> 1 episode of vomiting3.71.80-7.83< 0.001
Age ≥ 65 years2.10.85-5.140.1
Visible signs of trauma above the clavicle14.84.31-51.34< 0.001
Amnesia for events > 30 min before incident--0.292

a Abbreviation: CI, confidence interval.

b A P value less than 0.05 is statistically significant.

Table 4. The Association of Indication of Computed Tomography With Specialist Physicians Who Ordered the Imaging (n = 400) a
Specialties IndicationOdds RatioCI (95%)P value b
Emergency physician2401291--
ENT Specialist265.341.06-26.810.06
General surgeon c30--0.30
Neurologist c02--0.13
Orthopedist c02--0.13
Pediatrician c02--0.13
Total 253147

a Abbreviation: CI, confidence interval.

b A P value less than 0.05 is statistically significant.

c Because the cell count in the table was zero, the calculation of odds ratio was not possible.

Table 5. History of Previous Computed Tomography During the Past Twelve Hours (n = 400)
History of Previous CTaIndicationCT Result
At least one 352661471461
No history 21812133929940339

aAbbreviation: CT, computed tomography.

5. Discussion

The list of indications based on the world's most famous guidelines is nearly comprehensive and we tried to design it according to facilities existing in our country and recommendations of the specialists who ordered CT in public and private hospitals.

GCS scoring system is the standard method for evaluating the patient situation worldwide (19). It seems that this system is also widely used in Iran. In our study, approximately 37% of the patients did not have any indication of CT and no abnormal CT finding was reported in this group. Moreover, 13.5% of all patients undergone CT scan had abnormal CT reports. All patients with abnormal CT results had at least one of the indications.

Melnick et al. found that in the emergency department, about 10% to 35% of CT scans for patients with MHT were not indicated by evidence-based guidelines. They also concluded that effective implementation of the guiding principles could probably decrease ordering CT scans in MHT up to 35% and would cause a prominent decrease in health care costs. Their results were approximately similar to ours (9).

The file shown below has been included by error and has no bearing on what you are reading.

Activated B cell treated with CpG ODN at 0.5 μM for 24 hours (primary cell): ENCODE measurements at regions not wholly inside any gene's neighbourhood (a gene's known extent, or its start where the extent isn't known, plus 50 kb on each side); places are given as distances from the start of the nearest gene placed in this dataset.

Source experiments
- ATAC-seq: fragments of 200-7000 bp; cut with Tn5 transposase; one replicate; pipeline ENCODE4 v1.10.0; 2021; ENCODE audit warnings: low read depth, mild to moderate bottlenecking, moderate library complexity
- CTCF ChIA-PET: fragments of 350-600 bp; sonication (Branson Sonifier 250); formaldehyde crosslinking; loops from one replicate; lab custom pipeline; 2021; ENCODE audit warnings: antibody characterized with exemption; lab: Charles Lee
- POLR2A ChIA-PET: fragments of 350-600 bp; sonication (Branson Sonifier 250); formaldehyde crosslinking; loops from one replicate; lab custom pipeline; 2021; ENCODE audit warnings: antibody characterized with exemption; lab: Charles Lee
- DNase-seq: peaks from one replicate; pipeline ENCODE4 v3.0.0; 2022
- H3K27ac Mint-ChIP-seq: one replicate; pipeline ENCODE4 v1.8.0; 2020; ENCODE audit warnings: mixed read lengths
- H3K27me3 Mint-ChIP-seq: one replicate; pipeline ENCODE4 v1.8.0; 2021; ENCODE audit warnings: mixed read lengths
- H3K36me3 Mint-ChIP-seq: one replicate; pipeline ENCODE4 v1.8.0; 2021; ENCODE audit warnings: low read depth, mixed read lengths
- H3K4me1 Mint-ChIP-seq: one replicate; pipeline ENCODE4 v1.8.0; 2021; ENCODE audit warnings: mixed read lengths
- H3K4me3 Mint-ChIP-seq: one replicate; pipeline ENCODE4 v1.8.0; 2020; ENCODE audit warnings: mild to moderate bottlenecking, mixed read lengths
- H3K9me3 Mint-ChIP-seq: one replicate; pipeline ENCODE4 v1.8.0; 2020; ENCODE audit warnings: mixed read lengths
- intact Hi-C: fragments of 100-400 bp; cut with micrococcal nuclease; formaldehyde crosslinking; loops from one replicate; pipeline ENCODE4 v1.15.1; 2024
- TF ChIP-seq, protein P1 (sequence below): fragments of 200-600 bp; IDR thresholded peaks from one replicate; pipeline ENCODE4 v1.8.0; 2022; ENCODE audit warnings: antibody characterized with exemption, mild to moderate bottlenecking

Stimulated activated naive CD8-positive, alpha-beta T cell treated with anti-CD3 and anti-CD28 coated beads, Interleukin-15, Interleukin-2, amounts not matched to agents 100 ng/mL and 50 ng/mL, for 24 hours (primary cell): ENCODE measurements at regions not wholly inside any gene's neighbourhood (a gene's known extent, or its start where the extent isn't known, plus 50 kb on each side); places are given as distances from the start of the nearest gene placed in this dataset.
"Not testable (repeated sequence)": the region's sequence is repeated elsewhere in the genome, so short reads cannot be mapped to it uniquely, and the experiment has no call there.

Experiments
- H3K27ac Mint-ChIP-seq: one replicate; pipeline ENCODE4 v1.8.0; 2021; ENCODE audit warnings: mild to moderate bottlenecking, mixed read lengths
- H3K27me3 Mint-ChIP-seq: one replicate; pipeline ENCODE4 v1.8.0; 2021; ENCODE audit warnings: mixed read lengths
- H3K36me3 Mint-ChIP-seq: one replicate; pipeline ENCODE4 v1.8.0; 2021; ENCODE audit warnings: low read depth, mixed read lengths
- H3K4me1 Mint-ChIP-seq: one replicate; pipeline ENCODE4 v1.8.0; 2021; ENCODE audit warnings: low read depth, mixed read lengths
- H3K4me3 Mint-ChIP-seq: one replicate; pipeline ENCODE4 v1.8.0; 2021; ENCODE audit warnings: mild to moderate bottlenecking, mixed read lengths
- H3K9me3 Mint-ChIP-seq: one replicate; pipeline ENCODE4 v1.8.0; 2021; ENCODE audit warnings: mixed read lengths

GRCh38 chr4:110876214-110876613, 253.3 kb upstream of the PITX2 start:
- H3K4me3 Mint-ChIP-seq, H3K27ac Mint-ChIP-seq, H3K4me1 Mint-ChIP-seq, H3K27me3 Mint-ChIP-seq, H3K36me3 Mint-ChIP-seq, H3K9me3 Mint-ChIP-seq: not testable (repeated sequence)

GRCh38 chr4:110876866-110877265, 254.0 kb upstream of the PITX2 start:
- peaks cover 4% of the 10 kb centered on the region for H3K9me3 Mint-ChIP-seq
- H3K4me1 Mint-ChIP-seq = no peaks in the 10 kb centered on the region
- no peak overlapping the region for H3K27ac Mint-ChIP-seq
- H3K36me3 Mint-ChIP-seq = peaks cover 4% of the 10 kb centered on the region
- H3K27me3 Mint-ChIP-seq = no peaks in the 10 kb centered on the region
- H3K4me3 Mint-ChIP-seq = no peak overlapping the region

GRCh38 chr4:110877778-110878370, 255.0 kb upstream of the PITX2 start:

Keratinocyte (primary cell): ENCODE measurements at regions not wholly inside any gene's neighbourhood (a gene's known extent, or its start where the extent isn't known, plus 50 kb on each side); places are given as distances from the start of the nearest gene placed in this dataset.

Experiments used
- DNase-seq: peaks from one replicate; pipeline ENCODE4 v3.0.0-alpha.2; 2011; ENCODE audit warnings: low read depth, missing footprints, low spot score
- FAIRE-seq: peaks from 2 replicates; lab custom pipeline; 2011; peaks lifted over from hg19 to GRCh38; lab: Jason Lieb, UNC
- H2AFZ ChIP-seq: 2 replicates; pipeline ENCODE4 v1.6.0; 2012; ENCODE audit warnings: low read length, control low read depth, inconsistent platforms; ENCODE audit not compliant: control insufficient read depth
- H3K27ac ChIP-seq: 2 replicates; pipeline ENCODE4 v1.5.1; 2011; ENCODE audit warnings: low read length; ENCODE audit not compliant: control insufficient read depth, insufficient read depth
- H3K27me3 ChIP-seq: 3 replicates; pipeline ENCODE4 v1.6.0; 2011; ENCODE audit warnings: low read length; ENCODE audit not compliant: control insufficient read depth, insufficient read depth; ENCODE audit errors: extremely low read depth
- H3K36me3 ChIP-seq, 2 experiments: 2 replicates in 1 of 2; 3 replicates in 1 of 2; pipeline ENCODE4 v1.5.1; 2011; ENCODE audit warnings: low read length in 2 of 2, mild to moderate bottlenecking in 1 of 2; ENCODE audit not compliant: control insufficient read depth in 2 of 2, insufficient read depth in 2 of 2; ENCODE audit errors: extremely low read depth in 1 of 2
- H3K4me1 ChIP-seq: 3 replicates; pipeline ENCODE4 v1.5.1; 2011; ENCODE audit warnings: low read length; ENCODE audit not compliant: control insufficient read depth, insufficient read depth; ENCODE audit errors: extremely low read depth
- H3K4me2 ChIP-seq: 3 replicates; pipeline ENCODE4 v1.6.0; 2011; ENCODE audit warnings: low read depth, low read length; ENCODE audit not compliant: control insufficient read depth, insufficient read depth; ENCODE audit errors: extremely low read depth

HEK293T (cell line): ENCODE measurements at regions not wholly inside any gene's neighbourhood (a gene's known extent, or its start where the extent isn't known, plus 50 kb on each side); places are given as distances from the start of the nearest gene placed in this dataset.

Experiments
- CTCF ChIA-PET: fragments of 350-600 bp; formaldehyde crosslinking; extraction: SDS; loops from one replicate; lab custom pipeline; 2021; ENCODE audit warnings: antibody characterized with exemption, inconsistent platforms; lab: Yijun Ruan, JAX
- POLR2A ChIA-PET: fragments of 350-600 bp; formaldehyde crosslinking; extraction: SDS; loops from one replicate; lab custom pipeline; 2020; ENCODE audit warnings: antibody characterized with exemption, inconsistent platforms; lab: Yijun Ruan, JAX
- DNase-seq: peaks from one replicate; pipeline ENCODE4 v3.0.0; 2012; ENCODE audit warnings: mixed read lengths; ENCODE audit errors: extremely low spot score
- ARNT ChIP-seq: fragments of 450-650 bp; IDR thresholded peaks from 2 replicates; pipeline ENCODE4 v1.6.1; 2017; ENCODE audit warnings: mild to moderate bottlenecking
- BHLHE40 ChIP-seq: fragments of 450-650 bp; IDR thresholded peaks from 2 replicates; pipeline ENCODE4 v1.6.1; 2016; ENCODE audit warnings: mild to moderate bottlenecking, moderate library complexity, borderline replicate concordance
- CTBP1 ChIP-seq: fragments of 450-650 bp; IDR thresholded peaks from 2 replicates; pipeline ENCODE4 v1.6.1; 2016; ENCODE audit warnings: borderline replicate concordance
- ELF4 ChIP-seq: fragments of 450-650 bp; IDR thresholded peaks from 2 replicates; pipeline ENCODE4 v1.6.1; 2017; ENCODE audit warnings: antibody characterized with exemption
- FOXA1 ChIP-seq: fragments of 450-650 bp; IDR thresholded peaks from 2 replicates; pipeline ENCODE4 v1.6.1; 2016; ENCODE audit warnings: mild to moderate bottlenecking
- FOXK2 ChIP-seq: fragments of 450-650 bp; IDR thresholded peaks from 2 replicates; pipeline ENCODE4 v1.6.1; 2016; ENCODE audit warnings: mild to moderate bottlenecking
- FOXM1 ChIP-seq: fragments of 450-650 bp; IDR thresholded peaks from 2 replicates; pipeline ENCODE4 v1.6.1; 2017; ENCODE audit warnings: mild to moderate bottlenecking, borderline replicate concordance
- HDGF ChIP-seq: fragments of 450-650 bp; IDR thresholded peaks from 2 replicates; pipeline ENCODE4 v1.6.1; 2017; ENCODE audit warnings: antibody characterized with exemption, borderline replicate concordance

A study by the World Health Organization (WHO) showed that, the rate of abnormal CT results was approximately 5% in patients with GCS score of 15 and this rate may increase to 30% in patients with GCS score of 13 (20). Our findings demonstrated the percentages that were lower than the mentioned range that could be due to using different guidelines.

A recent study indicated that 13% of the patients with MHT (GCS score≥ 13) had abnormal findings in CT. In addition, patients younger than 65 years old with no obvious head injury, raccoon eyes, vomiting, and amnesia had normal CT results (21). Thus, the first part of their results approves our findings but with respect to the second part of their results, we attained different findings. A study by Iverson et al. demonstrated that the rate of abnormal CT results in MHT was about 16% and there was a statistically major link between the presence of intracranial abnormalities and lower GCS scores (22). In addition, a study by Ibanez et al. showed that patients with MHT had abnormal CT scans in 7.5% of the cases (23). Therefore, our findings demonstrated a rate between the results of the two studies and showed a statistically significant association between abnormal CT results and lower GCS scores.